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A simple and generic question that I can not find a straight answer for. The rule that I am debating is based on that I should write 2 if it is a measured value. In this situation the 2 is a rounded measured value from 1.96 which would make me think to use two now instead of 2. What is technically correct and is the technical answer best for a user experience?

When to use TWO and When to use 2?

Each Electric battery provides Two kWh of plug-in energy storage for $700.

or

Each Electric battery provides 2 kWh of plug-in energy storage for $700

  • As the answer states, this isn't usually a UX centric issue as much as it is a content style issue. The Chicago Manual is but one of many style guides (including writing your own) that your company may want to use as reference. – DA01 Jun 11 '15 at 1:00
  • @DA01 After reading your comment it just triggered a thought, that content plays very important role in delivering the best UX. It is the core around which all the interactions are designed. But it demands a different set of skill. Perhaps that's why we have a different team focusing on everything related to content. Style, grammer, chunking, etc. Just a thought. – pzv Jun 11 '15 at 4:17
  • @pzw I agree completely. Content is a primary aspect of UX. So I don't think it's necessarily off-topic in general. To spin this question towards UX, one could argue the key isn't so much two vs. 2 but rather that you simply pick one and be consistent with it...which is what a content style guide can help with. – DA01 Jun 11 '15 at 11:42
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The Chicago Manual of Style and AP have detailed information regarding this. In general if it is part of a paragraph and the intended reader is getting textual information then it ought to be spelled out (two as opposed to "2").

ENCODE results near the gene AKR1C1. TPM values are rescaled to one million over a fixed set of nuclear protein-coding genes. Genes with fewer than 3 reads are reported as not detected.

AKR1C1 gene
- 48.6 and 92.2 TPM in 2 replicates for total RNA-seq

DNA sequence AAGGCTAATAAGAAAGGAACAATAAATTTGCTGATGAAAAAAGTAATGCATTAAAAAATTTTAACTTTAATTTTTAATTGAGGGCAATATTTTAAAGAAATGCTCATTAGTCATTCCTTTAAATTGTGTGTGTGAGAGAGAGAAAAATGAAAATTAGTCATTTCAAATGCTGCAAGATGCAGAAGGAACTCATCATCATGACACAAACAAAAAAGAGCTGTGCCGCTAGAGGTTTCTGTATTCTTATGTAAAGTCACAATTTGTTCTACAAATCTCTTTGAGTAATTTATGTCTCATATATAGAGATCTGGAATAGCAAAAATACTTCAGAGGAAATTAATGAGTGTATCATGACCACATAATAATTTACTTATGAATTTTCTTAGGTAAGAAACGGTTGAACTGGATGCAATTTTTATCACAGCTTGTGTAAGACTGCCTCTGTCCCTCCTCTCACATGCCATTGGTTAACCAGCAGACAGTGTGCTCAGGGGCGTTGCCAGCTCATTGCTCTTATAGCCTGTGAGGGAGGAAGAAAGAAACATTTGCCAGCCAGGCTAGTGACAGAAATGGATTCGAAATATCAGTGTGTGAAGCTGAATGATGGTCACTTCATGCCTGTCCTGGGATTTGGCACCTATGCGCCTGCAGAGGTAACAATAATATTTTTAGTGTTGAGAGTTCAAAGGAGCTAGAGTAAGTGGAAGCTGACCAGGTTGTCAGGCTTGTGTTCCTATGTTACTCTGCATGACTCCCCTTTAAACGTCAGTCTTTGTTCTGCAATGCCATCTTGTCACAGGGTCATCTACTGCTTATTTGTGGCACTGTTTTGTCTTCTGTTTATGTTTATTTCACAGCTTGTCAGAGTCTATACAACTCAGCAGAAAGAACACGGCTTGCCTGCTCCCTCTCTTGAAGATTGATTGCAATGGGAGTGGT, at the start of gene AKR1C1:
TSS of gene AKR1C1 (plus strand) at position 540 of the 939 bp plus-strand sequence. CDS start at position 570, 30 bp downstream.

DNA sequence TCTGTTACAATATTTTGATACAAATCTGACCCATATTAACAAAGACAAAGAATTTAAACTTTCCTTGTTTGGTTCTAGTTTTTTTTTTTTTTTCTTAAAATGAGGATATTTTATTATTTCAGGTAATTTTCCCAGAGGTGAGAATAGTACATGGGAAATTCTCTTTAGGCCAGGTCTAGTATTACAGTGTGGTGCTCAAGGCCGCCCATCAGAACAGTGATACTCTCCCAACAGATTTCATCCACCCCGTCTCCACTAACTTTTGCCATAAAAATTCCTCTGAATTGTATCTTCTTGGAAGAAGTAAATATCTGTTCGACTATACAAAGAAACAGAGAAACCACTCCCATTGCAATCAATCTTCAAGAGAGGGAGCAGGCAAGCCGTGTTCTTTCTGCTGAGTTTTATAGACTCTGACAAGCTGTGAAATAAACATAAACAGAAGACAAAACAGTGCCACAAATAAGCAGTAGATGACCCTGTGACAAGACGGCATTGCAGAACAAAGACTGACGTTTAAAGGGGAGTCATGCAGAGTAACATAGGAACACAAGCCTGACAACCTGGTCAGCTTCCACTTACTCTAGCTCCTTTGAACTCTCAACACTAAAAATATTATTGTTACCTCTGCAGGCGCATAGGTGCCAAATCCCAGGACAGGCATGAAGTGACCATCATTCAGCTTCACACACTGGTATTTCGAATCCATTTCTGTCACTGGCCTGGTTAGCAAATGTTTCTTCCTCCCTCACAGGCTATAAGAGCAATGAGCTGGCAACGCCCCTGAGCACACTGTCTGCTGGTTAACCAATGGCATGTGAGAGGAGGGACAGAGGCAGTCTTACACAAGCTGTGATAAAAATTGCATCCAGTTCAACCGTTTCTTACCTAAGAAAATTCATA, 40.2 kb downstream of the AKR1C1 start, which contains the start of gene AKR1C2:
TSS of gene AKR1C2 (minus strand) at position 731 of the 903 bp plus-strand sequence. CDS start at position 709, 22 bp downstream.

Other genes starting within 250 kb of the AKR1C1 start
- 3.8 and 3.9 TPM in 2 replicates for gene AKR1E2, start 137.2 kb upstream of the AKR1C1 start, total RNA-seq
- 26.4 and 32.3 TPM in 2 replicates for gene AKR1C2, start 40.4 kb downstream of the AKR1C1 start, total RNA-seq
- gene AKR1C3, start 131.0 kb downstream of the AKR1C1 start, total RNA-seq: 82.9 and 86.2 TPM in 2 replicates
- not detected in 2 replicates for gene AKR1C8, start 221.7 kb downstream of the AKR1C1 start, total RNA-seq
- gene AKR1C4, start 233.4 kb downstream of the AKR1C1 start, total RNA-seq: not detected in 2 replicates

If the text is a list of accounting or technical information then numbers are appropriate.

If it's something in between the two extremes then decide on a format and be consistent.

The Chicago Manual of Style

Starting with the fundamentals, Chicago says when a number begins a sentence, it is always spelled out regardless of complexity.

If this number is followed by another number of the same category then only the first number should be spelled out.

Take for instance the following example: "One hundred twenty-five of the 200 surveyed websites ..."

The more this concerns you the more you need to consult existing style manuals. The Chicago and AP Manuals are authoritative in the US. (Academics often follow the MLA.)

If your audience is European then ... [I just did a quick search] ... A good starting off point is: http://en.wikipedia.org/wiki/Style_guide

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Agree regarding use of a style manual to be consistent with formal convention. You may also want to benchmark against any industry leader to check consistency with what consumers are used to seeing (popular convention).

In some cases formal and popular conventions do not match. If this is the case and popular usage is inconsistent then congratulations, you get to be a trailblazer. Follow others advice here regarding consistency in this case.

Consistency is important for clarity of meaning as well as cognitive debt avoidance (don't make me think).

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Original Question: "When to use TWO and When to use 2? Each Electric battery provides Two kWh of plug-in energy storage for $700. or Each Electric battery provides 2 kWh of plug-in energy storage for $700"

Your question falls within Engineering or Technical writing and not Chicago or AP style. When referencing Technical writing, as in a formula, always use the number not the word. kWh is a formula (1000 Watts per hour over a 24 hour period) Here are the examples:

"two one thousand watts per hour over a 24 hour period Battery" Not Technical "2 kWh Battery" Correctly written formula. "It takes two 2 kWh batteries for a system" Correctly written sentence.

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